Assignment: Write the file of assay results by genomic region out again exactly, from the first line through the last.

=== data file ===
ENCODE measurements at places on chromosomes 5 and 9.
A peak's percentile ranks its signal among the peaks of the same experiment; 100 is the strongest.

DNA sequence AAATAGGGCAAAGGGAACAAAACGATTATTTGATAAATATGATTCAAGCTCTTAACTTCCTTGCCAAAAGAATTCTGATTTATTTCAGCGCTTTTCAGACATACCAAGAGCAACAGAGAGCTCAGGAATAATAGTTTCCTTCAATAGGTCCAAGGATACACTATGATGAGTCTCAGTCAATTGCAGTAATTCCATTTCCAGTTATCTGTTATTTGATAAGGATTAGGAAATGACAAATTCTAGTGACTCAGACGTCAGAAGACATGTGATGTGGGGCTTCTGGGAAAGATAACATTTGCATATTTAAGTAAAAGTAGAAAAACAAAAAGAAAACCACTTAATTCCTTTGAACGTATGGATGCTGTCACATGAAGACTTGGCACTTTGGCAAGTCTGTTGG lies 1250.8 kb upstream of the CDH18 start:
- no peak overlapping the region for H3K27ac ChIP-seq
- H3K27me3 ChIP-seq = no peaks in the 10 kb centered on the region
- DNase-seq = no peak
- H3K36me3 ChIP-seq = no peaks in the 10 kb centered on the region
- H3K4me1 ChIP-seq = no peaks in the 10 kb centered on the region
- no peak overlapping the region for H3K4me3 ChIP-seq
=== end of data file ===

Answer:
ENCODE measurements at places on chromosomes 5 and 9.
A peak's percentile ranks its signal among the peaks of the same experiment; 100 is the strongest.

DNA sequence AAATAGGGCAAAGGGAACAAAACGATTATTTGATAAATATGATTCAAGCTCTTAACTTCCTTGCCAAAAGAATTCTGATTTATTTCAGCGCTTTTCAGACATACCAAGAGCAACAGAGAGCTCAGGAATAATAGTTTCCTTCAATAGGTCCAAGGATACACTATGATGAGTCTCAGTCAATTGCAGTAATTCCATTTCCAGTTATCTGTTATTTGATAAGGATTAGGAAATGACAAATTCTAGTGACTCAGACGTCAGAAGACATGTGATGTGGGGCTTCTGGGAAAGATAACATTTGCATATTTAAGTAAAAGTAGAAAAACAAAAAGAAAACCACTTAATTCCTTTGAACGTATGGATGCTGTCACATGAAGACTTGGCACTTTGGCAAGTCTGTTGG lies 1250.8 kb upstream of the CDH18 start:
- no peak overlapping the region for H3K27ac ChIP-seq
- H3K27me3 ChIP-seq = no peaks in the 10 kb centered on the region
- DNase-seq = no peak
- H3K36me3 ChIP-seq = no peaks in the 10 kb centered on the region
- H3K4me1 ChIP-seq = no peaks in the 10 kb centered on the region
- no peak overlapping the region for H3K4me3 ChIP-seq